Jesús Aranda served the city for 11 years. He served in various positions and fields.
Finally, some time ago, he became an animal control inspector.
He was an inexperienced beginner, but the main thing about him was his love of animals.
When he arrived for a routine check at one of the shelters and saw that the building was on fire, he could not stay away.
He thought of all the cats trapped in the building and all the dangers they faced.
Carbon monoxide poisoning; burns and dehydration from hot stainless steel cells.
Aranda didn’t hesitate. He opened the door and went inside.
He walked through a smoky room to the place where the cats were kept and began opening the cells one by one.
The ones who could have run ran away.
Those who couldn’t walk on their own, Aranda carried them outside.
He saved the lives of 45 tailed ones.
The heat burned his skin, the smoke made it difficult to breathe and filled the eyes with tears, but the inspector returned to save those who remained.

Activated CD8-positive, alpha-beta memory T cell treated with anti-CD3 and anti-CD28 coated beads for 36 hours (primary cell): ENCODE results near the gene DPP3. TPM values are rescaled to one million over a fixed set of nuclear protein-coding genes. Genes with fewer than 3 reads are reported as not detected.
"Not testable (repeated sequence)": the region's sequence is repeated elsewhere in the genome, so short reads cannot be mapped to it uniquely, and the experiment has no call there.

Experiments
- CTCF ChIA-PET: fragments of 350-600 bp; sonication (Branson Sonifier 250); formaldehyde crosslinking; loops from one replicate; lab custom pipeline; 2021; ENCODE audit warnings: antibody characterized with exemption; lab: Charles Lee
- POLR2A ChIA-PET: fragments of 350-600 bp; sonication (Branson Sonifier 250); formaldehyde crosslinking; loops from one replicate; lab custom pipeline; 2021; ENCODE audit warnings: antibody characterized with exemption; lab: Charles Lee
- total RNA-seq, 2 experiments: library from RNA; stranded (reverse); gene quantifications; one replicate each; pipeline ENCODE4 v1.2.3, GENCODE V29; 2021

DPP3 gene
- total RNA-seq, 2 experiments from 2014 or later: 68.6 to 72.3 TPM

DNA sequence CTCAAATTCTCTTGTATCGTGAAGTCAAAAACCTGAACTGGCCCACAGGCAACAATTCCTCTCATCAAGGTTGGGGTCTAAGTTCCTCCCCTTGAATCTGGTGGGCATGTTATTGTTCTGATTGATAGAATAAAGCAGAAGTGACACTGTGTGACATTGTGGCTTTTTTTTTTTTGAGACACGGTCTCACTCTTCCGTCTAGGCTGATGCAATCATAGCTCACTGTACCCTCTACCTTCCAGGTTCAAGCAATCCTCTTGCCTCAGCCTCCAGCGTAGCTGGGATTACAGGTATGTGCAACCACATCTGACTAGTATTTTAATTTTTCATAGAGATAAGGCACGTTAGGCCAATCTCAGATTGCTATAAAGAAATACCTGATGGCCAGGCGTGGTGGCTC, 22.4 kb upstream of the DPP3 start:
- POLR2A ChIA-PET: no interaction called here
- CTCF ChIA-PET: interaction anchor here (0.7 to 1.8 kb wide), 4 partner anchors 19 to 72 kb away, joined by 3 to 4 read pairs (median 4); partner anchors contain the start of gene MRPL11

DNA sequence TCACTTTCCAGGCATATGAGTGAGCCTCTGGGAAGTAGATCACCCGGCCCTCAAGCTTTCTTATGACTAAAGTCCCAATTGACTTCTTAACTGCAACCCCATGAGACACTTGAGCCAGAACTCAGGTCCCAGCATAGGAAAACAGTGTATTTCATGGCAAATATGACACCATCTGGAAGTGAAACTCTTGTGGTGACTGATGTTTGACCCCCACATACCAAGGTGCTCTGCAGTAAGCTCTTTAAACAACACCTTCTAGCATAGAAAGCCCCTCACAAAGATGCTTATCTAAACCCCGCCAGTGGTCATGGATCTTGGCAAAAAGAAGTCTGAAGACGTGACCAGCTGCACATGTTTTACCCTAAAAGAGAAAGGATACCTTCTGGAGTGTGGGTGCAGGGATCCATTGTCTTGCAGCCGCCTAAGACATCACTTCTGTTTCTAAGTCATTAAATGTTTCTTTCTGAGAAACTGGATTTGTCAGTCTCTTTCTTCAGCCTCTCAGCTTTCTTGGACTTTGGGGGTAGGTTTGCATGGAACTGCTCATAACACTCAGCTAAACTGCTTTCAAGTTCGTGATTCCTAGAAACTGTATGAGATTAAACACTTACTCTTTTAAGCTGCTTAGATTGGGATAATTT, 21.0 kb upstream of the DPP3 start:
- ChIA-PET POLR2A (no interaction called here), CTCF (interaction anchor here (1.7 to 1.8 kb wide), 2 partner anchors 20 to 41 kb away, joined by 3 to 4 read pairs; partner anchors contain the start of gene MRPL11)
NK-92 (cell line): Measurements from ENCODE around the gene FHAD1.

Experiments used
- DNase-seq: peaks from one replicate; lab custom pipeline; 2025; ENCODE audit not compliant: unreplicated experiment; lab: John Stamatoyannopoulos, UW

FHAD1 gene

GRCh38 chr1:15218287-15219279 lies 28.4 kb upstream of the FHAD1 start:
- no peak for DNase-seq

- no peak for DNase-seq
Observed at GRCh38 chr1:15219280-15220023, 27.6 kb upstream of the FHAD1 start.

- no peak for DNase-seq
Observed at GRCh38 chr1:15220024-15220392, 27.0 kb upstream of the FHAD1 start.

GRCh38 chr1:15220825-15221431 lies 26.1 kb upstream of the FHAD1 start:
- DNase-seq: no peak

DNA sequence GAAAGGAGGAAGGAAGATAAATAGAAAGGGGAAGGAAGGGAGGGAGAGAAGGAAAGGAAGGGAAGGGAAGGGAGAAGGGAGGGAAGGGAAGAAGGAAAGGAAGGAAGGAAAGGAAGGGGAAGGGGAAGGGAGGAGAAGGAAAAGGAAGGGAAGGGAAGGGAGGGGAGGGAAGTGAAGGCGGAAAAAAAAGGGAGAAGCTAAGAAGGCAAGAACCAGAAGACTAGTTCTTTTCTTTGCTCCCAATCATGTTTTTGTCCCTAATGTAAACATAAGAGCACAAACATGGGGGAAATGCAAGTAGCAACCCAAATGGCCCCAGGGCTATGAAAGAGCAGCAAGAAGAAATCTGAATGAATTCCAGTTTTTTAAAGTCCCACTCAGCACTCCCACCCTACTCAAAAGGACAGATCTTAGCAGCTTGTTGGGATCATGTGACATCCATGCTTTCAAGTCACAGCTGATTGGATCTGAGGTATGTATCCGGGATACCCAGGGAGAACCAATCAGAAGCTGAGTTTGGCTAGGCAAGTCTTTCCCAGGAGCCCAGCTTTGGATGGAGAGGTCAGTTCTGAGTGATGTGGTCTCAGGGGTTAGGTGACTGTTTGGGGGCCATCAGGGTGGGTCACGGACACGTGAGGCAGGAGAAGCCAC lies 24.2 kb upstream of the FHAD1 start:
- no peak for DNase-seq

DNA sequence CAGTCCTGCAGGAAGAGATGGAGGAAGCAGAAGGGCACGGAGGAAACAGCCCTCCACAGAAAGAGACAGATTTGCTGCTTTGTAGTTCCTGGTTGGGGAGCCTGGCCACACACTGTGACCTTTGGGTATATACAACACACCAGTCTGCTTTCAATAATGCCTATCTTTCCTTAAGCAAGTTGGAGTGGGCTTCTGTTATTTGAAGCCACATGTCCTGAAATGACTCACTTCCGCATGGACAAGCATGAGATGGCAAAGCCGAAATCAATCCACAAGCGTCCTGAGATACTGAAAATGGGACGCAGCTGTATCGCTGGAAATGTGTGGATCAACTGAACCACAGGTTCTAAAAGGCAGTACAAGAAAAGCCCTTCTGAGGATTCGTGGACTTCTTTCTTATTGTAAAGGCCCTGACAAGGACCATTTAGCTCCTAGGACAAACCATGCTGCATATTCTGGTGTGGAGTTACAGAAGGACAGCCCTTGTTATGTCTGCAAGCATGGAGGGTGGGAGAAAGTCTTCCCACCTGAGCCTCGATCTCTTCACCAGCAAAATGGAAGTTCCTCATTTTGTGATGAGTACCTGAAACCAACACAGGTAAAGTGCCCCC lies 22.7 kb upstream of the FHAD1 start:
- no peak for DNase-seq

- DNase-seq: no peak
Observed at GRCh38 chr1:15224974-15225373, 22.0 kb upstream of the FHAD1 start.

Finally, firefighters arrived and put out the fire.
They gave first aid to the exhausted inspector, who suffered carbon monoxide poisoning, and then he was sent to the hospital.
Fortunately, he got off relatively lightly, and in a couple of hours he could already return home – but he took a big risk.
The inspector is sure that it was worth it because thanks to him there were casualties.
After 10 days, the city council presented the man with a diploma and an award and thanked him for the saved lives.
However, in his own eyes, Aranda did nothing special: after all, he could not just stand and wait for the firemen to arrive.
“God knows what could have happened to those cats,” he says. “I had to be a different person not to try to save them.”